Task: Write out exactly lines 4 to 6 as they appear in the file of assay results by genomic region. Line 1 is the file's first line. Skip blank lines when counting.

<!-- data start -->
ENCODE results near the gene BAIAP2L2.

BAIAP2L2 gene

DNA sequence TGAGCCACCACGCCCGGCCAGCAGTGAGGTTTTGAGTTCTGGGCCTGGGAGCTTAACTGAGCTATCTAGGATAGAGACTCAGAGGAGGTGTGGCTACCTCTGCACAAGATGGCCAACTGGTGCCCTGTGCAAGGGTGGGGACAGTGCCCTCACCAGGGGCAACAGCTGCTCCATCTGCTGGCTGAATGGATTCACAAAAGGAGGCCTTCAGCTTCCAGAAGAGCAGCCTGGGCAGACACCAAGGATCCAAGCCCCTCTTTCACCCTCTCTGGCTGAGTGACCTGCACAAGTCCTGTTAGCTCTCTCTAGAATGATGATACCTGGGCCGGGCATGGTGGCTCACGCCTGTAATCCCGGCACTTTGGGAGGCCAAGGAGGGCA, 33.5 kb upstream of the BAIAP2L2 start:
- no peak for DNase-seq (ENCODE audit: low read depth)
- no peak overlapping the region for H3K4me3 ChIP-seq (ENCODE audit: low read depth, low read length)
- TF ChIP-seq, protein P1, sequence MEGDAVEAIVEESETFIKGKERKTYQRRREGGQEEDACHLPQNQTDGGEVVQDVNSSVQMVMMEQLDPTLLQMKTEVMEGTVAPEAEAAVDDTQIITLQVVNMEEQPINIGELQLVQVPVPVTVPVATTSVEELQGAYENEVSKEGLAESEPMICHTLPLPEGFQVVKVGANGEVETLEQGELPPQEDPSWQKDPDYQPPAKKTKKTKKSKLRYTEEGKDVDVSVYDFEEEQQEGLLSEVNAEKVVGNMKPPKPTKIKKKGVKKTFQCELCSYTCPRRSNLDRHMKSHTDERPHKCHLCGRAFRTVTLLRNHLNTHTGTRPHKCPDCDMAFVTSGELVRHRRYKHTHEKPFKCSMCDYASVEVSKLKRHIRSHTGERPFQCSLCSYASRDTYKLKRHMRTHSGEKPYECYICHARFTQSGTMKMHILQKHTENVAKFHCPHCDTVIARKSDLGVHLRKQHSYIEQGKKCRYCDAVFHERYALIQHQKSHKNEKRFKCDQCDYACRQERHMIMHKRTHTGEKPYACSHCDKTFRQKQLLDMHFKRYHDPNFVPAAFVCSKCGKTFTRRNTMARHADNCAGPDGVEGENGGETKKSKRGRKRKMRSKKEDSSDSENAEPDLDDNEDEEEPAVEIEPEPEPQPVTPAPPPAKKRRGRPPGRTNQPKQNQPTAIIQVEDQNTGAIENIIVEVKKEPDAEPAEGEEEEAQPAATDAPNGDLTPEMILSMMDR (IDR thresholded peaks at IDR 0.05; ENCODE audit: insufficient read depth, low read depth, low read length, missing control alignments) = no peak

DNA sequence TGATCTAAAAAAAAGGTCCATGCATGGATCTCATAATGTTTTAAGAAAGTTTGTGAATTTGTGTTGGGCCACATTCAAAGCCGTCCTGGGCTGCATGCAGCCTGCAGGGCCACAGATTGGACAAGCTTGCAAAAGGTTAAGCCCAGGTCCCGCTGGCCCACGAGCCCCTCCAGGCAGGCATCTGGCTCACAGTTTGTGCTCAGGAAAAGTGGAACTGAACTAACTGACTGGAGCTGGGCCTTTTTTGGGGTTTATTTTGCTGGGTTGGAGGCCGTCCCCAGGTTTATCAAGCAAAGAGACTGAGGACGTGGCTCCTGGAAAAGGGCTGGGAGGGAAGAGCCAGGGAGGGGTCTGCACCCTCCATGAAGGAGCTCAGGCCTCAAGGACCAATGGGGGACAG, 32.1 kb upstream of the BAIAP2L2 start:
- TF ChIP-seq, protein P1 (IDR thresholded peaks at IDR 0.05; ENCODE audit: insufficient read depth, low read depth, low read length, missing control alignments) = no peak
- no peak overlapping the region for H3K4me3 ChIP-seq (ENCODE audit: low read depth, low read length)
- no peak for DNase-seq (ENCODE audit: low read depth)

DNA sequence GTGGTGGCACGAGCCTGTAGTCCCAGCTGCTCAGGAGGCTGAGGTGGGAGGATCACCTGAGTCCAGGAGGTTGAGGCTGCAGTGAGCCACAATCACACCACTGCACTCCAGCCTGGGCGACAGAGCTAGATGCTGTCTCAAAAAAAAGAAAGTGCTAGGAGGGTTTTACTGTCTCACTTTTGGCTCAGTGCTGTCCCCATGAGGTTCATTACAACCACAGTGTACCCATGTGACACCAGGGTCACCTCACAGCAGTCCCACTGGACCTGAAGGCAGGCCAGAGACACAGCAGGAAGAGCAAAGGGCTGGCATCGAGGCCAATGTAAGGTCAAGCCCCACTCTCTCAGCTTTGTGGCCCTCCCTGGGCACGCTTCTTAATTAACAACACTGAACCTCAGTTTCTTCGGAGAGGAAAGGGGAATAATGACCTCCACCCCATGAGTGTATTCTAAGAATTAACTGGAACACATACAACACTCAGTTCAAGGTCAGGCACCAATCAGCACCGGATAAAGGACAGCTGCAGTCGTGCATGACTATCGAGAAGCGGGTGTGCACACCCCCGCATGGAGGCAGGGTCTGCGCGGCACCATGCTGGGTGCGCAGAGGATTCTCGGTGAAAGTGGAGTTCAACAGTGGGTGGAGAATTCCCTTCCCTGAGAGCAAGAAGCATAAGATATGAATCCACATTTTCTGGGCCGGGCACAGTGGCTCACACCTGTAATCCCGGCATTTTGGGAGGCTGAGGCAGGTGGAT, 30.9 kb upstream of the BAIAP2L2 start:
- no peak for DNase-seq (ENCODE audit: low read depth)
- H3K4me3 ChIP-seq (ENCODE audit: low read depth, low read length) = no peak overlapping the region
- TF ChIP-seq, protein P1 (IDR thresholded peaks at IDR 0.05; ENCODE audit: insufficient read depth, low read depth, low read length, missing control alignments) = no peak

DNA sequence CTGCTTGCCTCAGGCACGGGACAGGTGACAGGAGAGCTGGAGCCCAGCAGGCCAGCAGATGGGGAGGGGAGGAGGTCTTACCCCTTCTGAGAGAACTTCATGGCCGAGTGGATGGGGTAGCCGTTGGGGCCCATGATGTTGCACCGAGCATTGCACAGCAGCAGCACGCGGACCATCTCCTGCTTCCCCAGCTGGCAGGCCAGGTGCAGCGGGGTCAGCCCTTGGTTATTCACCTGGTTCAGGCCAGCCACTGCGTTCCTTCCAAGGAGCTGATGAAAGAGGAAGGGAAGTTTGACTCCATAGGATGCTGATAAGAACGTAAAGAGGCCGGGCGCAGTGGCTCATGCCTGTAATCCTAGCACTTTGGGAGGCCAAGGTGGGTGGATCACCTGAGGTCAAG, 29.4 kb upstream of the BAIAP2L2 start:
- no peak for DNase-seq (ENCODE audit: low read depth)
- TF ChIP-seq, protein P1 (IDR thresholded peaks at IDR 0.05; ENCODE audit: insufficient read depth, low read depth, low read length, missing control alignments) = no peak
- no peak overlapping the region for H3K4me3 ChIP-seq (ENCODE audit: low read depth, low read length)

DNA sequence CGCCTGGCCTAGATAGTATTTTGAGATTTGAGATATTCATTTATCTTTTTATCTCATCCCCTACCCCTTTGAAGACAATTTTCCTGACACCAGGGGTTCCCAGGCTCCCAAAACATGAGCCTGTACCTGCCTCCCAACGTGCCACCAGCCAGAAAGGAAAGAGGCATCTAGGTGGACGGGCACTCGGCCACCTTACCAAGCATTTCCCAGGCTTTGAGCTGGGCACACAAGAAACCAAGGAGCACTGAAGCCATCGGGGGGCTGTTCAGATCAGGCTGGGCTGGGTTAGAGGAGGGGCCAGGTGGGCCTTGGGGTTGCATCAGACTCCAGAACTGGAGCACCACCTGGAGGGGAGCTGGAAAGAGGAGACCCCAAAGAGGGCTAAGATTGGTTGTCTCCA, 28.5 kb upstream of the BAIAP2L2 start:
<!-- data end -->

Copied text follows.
- no peak for DNase-seq (ENCODE audit: low read depth)
- no peak overlapping the region for H3K4me3 ChIP-seq (ENCODE audit: low read depth, low read length)
- TF ChIP-seq, protein P1, sequence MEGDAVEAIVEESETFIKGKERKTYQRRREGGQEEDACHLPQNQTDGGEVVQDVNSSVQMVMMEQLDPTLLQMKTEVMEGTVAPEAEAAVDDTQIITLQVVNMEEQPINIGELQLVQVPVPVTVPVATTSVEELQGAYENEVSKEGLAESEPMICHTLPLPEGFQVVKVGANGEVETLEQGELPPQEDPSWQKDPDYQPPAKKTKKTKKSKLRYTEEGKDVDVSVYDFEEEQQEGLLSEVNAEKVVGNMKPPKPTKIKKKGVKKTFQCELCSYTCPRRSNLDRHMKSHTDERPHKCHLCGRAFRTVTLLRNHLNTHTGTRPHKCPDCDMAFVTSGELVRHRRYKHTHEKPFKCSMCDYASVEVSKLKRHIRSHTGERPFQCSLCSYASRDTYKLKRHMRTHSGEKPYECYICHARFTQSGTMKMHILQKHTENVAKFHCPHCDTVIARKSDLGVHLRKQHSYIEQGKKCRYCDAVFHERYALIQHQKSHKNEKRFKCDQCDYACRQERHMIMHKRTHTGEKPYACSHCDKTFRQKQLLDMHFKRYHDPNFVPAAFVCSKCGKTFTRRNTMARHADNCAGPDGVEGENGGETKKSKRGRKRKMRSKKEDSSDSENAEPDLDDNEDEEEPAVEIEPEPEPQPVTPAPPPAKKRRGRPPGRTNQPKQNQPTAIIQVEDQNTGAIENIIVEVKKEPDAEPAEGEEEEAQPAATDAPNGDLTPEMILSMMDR (IDR thresholded peaks at IDR 0.05; ENCODE audit: insufficient read depth, low read depth, low read length, missing control alignments) = no peak